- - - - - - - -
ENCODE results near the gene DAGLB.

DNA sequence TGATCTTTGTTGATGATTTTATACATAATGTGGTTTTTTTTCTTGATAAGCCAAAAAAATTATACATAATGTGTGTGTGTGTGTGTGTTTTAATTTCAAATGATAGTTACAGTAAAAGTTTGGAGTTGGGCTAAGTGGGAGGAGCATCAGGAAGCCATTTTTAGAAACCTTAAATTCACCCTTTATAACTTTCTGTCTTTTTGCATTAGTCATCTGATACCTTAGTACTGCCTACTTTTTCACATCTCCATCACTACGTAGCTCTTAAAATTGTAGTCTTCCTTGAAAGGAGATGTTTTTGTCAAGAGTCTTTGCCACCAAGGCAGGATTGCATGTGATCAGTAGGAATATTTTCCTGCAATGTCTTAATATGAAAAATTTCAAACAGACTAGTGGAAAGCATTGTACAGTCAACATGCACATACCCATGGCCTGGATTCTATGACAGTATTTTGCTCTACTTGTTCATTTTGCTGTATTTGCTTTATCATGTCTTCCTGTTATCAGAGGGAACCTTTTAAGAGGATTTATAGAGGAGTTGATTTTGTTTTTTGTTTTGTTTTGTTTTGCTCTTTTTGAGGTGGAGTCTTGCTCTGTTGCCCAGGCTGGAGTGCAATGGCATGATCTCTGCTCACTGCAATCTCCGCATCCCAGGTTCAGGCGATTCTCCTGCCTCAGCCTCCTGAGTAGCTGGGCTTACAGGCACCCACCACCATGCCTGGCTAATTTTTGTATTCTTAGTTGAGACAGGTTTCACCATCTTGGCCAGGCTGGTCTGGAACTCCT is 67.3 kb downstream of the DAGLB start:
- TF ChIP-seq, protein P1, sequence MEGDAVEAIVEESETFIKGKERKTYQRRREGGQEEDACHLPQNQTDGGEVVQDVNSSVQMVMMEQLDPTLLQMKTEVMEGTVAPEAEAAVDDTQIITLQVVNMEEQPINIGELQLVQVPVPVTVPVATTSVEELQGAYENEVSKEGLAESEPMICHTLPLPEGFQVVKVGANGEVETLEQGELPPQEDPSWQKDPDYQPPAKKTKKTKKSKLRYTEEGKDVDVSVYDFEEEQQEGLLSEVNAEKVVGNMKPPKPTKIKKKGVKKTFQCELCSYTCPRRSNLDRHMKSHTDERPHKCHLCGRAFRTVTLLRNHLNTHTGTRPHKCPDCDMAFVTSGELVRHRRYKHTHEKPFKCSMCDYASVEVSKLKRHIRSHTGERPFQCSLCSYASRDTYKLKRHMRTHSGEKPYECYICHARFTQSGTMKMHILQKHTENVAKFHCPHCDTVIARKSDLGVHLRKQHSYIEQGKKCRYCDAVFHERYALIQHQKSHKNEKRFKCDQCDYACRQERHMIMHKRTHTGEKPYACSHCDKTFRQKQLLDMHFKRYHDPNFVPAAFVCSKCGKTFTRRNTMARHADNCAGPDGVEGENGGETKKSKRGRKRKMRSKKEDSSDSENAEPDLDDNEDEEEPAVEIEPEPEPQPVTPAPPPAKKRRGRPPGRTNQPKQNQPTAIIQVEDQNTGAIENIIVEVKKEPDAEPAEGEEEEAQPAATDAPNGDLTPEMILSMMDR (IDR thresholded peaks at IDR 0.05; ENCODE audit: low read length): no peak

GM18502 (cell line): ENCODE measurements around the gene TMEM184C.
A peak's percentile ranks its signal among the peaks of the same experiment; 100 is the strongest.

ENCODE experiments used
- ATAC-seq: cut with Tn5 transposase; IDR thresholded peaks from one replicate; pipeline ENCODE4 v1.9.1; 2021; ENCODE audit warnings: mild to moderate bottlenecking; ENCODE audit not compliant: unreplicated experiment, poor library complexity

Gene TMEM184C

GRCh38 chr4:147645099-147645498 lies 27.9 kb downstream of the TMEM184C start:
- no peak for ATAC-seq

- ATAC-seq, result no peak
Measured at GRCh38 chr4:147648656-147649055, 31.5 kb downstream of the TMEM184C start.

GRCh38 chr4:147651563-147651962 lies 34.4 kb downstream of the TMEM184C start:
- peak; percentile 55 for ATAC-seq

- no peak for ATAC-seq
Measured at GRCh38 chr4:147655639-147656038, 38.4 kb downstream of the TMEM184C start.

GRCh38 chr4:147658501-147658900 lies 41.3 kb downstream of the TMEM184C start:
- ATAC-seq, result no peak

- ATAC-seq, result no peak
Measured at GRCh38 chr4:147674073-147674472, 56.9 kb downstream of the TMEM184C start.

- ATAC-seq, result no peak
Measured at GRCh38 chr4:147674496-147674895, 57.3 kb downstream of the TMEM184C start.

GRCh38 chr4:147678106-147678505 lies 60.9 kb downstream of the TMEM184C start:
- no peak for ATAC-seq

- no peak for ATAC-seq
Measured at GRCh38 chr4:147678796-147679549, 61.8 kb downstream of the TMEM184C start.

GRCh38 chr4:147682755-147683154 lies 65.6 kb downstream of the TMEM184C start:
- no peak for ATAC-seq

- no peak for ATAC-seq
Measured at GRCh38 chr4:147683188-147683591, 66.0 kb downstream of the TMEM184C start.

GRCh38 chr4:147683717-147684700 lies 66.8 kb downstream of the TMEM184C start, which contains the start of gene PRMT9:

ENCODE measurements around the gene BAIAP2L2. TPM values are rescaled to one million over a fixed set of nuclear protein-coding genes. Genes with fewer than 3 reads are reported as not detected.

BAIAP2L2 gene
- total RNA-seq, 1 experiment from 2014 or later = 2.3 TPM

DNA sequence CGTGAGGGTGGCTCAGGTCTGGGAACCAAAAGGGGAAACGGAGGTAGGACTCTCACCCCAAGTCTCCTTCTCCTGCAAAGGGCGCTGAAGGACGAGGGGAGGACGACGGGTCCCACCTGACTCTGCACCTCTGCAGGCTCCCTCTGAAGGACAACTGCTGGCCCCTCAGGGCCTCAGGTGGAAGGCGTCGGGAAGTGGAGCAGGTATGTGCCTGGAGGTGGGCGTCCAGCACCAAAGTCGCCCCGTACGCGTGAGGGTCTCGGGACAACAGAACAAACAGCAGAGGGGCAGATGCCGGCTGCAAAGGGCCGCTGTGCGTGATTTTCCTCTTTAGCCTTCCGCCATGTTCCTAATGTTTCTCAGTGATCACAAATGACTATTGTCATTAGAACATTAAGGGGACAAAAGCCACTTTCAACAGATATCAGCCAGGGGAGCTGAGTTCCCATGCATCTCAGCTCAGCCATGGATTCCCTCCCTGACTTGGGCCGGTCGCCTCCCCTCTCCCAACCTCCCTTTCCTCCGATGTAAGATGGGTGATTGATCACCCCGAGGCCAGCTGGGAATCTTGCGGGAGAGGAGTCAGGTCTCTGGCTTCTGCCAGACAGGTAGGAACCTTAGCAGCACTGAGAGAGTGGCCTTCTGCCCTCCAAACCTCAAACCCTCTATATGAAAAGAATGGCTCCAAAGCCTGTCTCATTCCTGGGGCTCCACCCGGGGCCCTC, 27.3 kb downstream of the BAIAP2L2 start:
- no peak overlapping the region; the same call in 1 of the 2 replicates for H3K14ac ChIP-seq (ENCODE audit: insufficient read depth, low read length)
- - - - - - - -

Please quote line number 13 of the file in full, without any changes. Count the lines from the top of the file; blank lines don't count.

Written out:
GRCh38 chr4:147651563-147651962 lies 34.4 kb downstream of the TMEM184C start: